A study of nearly 1,800 North Americans using electric bikes has found that a large chunk primarily took to pedal-assist bikes in order to help ditch their private cars.
Undertaken by the National Institute for Transportation and Communities, the study is an eye-opener as to why people are taking note; some 28% said they made a purchase specifically to reduce their car reliance. Users further reported that, without their e-Bike, 76% of their trips would have been made by car.
A plethora of reasons were put forward by those surveyed as to why electric bikes appealed to them. These ranged avoiding parking charges and traffic, right through to medical and fitness reasons.
Of those surveyed, 70% were men and 29% women (the rest unspecified). Both a primary and secondary reason for an electric bike purchase was sought, with car trip replacement ranking the highest and many other car use related points further cited. For just shy of 20%, “it is a cost effective form of transportation” was given as the primary factor.
Known to increase the distance people typically cycle, 22% stated that they bought into electric cycling to travel farther, while 27% suggested it was the hilly area that they lived within that swayed their decision.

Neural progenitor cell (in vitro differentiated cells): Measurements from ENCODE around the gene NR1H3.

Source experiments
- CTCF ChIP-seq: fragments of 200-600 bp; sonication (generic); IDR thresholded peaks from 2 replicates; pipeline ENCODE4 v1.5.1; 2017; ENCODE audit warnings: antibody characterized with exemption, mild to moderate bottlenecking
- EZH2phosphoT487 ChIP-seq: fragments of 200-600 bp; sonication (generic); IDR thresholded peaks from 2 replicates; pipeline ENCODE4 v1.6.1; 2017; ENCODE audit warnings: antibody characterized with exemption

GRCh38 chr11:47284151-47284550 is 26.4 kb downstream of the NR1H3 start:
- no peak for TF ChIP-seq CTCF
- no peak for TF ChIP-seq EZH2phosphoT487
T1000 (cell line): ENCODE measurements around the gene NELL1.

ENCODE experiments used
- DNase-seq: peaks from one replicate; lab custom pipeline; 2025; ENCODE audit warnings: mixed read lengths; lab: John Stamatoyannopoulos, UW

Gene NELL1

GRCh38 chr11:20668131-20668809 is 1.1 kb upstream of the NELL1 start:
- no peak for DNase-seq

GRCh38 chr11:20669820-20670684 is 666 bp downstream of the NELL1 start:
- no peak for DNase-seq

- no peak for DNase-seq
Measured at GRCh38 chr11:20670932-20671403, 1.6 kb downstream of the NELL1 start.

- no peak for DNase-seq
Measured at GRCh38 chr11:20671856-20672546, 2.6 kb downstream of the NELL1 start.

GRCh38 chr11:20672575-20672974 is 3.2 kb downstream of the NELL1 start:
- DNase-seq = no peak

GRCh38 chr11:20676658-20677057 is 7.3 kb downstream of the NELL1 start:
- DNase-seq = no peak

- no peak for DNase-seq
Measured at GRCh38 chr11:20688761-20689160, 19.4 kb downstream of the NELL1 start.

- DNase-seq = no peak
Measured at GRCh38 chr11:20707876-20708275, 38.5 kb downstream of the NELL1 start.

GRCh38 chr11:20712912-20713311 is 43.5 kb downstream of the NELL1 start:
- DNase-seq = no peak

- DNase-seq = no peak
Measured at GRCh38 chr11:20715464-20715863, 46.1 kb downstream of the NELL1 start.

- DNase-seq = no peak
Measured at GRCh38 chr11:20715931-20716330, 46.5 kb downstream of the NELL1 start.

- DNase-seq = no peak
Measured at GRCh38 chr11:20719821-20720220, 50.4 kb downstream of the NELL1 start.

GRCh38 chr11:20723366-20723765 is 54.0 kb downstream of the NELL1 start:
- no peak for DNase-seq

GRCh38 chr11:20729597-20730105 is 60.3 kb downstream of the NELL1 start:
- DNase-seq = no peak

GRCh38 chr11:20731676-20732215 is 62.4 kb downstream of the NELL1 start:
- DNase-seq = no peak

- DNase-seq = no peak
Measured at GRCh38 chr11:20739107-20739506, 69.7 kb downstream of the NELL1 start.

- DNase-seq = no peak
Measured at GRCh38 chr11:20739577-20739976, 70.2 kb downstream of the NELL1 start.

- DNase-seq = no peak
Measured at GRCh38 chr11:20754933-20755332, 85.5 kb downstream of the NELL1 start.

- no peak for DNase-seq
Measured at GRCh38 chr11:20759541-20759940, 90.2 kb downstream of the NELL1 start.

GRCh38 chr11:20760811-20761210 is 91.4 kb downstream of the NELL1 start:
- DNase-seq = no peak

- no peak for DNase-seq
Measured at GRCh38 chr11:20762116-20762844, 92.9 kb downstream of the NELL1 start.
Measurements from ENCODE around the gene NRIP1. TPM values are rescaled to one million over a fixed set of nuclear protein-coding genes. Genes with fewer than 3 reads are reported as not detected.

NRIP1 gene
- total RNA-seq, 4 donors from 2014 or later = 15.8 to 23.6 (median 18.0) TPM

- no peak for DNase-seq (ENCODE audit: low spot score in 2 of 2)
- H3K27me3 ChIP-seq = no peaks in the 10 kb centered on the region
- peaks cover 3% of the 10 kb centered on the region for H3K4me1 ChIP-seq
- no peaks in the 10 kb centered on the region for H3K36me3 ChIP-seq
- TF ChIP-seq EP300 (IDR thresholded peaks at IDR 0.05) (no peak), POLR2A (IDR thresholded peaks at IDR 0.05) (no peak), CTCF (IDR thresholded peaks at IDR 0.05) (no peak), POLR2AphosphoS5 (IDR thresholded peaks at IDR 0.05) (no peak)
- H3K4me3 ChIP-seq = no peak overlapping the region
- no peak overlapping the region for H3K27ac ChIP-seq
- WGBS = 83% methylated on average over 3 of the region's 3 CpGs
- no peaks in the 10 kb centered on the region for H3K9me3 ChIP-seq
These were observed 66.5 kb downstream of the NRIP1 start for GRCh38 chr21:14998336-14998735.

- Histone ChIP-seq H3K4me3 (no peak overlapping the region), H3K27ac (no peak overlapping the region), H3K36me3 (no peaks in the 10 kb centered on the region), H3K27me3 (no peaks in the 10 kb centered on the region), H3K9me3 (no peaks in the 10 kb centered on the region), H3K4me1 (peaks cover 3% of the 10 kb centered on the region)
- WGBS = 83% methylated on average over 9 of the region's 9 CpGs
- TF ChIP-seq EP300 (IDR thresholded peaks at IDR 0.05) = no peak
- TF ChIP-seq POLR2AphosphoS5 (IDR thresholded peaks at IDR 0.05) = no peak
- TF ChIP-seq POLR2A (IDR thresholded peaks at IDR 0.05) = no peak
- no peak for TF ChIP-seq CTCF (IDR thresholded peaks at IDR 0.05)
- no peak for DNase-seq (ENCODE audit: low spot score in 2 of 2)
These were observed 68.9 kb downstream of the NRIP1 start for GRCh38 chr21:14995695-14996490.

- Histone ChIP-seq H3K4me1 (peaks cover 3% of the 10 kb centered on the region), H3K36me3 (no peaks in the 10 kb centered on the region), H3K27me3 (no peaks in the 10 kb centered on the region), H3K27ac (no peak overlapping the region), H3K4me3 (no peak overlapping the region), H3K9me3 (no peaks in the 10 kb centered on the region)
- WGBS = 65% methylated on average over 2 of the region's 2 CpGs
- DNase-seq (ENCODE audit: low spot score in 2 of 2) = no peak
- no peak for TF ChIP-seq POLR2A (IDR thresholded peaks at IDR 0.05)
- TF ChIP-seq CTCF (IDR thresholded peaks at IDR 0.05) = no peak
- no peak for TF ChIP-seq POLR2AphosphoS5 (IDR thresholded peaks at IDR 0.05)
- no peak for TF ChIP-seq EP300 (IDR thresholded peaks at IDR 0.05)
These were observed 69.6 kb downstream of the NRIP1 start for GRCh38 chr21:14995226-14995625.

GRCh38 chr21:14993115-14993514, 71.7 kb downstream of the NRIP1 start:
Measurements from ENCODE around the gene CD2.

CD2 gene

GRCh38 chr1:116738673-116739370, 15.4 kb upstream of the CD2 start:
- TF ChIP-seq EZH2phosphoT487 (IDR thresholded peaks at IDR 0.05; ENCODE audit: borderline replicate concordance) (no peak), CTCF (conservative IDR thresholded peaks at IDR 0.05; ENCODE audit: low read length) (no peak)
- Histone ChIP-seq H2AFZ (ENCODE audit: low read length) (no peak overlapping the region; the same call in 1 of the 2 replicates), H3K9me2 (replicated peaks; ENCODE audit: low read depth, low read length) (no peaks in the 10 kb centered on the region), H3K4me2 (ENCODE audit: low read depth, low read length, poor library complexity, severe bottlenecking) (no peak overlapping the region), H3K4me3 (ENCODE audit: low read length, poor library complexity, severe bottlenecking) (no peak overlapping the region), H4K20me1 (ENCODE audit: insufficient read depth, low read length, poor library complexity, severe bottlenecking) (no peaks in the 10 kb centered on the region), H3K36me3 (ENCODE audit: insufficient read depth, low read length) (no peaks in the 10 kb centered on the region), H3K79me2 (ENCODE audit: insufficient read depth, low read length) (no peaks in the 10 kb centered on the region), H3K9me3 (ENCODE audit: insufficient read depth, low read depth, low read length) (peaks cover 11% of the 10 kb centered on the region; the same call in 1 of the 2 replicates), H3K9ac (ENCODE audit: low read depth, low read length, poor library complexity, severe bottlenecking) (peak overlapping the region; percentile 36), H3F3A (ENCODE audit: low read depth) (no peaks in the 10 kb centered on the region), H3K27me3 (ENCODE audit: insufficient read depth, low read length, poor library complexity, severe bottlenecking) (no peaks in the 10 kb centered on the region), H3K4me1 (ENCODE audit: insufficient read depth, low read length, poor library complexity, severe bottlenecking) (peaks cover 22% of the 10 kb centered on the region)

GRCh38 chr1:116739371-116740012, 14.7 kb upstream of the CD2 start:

Further pitched as a leveller for cycling families keen to keep pace or those with medical conditions, 8% and 16%, respectively cited these reasons for their buy.
Graphs within the study further illustrate the point that many people are seeking to do with a bike what they typically do with a car.
On the “barriers to riding a standard bicycle”, 54% suggested hills prevented them from achieving their goals, 40% blamed distance barriers and 17% suggested they couldn’t carry the cargo they needed to haul on a pedal-powered bike.
Illustrating that electric bike riders tend to use their rides more, over 91% of those surveyed said they rode weekly or daily. Only 55% of former pedal bike users this frequently before making the change.
Graphs via: NITC
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